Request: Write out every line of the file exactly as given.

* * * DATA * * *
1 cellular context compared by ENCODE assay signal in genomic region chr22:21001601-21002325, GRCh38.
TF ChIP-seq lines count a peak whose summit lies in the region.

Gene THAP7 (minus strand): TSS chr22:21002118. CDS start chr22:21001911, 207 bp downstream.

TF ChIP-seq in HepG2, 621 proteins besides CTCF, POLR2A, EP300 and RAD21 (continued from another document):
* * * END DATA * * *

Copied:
1 cellular context compared by ENCODE assay signal in genomic region chr22:21001601-21002325, GRCh38.
TF ChIP-seq lines count a peak whose summit lies in the region.

Gene THAP7 (minus strand): TSS chr22:21002118. CDS start chr22:21001911, 207 bp downstream.

TF ChIP-seq in HepG2, 621 proteins besides CTCF, POLR2A, EP300 and RAD21 (continued from another document):